Depends what we’re talking about. The one you give above is enough to convince me of unique genetic susceptibility to Lyme arthritis, a recognized sequelae of Lyme infection. Doesn’t change my mind a whit regards chronic Lyme.

      Perhaps I misread. Did I land on the pseudosciencebasedmedicine.org blog?

      No, you got the url correct.

      While you pretend that the disease is not serious, is easily diagnosed and cured, here is some more information regarding the affects this bacteria has on the fetus.

      I’m not pretending any of that. I’m not claiming Lyme disease doesn’t exist or that it’s not serious – Lyme disease is serious, and it certainly exists.

      What it doesn’t seem to cause is a chronic condition in people who have never been in an area that is endemic with Lyme ticks, never show signs of exposure to Borrelia burgdorferi and only show nonspecific symptoms not characteristic of actual Lyme disease.

    4. Pierre Carles (PhD) says:

      Dare I say “amen” in a supposedly science-driven debate ?
      You pinned the situation perfectly. Thank you.

      1. Windriven says:

        Sure. Though no one has the foggiest notion which idea you are affirming. So that makes it especially safe.

  29. Borrelia says:

    William,

    If the medical community knew all of the studies available, we wouldn’t have a Lyme controversy to begin with. Since you seem to imply that an earlier case is invalid, here is one from 2013 with sources listed at the bottom should you choose to follow up.
    http://www.uvm.edu/medicine/?Page=news&storyID=17496&category=comresne.

    Infectious Disease Treatment Guidelines Weakened By Paucity of Scientific Evidence
    Daniel M. Keller, PhD
    November 13, 2009 (Philadelphia, Pennsylvania) — “Two separate analyses presented here at the Infectious Diseases Society of America (IDSA) 47th Annual Meeting revealed that most of the society’s treatment guidelines are based on expert OPINION, nonrandomized trials, and case studies.
    Only about 15% of the guidelines are supported by randomized controlled trials (RCTs), considered the highest level of evidence.”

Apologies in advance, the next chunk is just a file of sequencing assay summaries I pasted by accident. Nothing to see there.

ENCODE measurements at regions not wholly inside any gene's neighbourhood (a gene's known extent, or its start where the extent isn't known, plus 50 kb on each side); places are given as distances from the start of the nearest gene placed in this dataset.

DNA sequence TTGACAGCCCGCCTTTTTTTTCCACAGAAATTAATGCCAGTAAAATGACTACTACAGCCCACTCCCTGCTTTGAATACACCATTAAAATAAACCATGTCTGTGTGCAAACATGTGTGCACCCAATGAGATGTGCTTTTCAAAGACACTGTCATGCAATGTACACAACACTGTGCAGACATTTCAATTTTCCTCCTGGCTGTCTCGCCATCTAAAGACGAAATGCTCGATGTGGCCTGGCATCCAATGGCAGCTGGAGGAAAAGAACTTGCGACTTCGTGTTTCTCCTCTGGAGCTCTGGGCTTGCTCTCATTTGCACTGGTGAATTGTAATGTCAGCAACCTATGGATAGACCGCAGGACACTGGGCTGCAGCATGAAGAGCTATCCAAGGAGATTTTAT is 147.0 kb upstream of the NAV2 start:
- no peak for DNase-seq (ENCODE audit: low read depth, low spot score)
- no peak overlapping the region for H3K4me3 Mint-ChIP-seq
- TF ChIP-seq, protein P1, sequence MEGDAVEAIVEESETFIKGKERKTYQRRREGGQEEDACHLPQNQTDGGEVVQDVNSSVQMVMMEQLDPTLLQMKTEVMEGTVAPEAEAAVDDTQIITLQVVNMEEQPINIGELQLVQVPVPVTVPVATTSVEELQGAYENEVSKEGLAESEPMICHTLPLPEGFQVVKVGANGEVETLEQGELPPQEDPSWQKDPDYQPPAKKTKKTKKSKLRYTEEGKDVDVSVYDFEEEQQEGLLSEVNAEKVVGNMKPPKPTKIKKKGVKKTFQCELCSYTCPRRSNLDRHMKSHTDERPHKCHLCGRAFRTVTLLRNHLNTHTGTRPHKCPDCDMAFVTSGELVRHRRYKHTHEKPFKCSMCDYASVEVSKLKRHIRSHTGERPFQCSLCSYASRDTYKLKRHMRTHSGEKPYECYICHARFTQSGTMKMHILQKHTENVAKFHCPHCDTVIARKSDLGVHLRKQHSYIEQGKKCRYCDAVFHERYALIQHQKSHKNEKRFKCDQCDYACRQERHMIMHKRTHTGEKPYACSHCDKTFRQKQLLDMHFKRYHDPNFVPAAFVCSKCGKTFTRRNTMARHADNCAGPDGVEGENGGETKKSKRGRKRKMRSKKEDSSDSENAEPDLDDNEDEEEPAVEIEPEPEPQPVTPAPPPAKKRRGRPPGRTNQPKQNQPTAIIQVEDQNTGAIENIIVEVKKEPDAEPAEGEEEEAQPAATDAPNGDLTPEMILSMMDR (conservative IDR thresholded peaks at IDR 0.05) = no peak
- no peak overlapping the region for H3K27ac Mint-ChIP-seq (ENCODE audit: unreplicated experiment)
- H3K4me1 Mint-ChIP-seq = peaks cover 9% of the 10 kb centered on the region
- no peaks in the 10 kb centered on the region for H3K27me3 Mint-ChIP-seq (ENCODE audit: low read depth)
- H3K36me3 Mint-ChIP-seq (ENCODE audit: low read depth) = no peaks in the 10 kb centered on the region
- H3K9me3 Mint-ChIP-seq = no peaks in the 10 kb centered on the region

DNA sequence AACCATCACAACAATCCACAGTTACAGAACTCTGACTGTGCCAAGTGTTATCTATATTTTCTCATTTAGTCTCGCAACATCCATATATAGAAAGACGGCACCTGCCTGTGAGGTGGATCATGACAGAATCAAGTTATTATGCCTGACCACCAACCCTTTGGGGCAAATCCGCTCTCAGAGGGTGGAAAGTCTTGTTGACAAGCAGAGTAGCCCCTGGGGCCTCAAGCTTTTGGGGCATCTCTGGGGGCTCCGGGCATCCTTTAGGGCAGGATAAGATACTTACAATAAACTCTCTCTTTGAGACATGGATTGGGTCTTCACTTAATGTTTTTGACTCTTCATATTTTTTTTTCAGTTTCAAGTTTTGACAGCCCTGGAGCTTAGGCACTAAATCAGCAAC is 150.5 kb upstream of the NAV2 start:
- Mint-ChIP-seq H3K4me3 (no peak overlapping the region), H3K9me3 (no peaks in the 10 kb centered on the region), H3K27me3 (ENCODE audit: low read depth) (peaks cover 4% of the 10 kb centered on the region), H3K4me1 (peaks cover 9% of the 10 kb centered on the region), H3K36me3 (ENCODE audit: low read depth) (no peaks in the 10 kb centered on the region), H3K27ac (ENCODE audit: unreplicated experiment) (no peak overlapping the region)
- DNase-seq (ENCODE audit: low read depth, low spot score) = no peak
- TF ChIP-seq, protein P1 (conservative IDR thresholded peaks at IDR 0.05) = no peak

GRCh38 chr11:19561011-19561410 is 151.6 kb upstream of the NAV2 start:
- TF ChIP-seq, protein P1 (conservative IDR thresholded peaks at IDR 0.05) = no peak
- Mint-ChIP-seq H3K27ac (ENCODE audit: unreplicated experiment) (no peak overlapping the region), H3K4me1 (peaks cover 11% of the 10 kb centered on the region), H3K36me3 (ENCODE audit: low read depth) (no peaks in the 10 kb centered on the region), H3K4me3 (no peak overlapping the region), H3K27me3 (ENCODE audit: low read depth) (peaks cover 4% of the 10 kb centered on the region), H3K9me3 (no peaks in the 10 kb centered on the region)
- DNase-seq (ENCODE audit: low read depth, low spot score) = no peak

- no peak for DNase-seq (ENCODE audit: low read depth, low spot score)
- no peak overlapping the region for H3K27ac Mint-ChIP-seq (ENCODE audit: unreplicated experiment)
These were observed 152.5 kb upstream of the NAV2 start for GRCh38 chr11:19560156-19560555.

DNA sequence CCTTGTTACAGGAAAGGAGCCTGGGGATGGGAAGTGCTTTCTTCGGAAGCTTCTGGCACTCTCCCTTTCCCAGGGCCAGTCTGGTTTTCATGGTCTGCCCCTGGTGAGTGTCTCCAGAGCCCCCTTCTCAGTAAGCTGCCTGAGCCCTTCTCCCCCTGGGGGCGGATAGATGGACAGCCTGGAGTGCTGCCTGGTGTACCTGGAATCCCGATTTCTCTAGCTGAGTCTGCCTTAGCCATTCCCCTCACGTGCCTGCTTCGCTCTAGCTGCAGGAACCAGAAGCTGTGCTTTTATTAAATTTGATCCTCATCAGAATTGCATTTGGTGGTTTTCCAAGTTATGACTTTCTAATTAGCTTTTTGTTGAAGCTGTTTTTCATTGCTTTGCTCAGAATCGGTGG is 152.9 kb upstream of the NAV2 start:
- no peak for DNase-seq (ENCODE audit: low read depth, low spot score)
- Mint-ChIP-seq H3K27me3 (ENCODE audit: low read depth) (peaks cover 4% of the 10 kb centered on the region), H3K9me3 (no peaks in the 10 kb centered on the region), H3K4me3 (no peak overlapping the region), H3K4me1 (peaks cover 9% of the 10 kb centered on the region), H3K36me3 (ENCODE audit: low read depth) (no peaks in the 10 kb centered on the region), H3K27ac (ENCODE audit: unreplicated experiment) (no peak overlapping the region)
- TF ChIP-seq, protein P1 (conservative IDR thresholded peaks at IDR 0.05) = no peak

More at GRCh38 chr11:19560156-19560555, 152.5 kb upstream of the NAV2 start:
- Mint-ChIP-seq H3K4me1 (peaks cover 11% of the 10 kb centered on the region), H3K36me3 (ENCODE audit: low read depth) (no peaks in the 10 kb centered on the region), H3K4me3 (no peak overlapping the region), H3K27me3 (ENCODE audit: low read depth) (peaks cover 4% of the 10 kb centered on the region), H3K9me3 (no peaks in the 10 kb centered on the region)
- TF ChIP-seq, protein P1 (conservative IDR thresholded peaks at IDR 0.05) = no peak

Source: https://idsa.confex.com/idsa/2009/webprogram/Paper28861.html

    http://www.ncbi.nlm.nih.gov/pubmed/7806385
    33 of 280 fetuses of mice infected with the bacteria died four days after infection was introduced; 0 of 191 fetuses died in the non-infected group. It’s not a disease to be taken lightly, particularly by people who claim interest in science.

    http://www.ncbi.nlm.nih.gov/pubmed/24754311
    Dermatol Ther. 2014 Jul-Aug;27(4):244-7. doi: 10.1111/dth.12128. Epub 2014 Apr 22.
    Electrochemotherapy as a novel treatment for primary cutaneous marginal zone B-cell lymphomas.
    Abstract
    “In the present study, we describe the use of electrochemotherapy as alternative therapy for primary cutaneous marginal zone B-cell lymphomas in patients unsuitable for surgery or radiotherapy. Our experience refers to three patients with primary cutaneous marginal zone B-cell lymphomas related to BORRELIA BURGDORFERI infection, treated with specific antimicrobial therapy and electrochemotherapy. ”

    Neurogastroenterology & Motility
    Volume 22, Issue 2, pages 113–133, February 2010
    Gastroparesis and functional dyspepsia: excerpts from the AGA/ANMS meeting
    “Gastroparesis might represent an autoimmune response to infection. Five individuals have been reported developing an acute onset gastroparesis: three following vaccination and two after LYME DISEASE.”

    Borrelia arthritis and chronic myositis accompanied by typical chronic dermatitis.
    Brtkova J1, Jirickova P, Kapla J, Dedic K, Pliskova L.
    http://www.rbrs.org/dbfiles/journalarticle_0543.pdf

    N Y State J Med. 1987 Nov;87(11):615-6.
    STILLBIRTH following maternal Lyme disease.
    MacDonald AB, Benach JL, Burgdorfer W.
    PMID: 3480464 [PubMed - indexed for MEDLINE]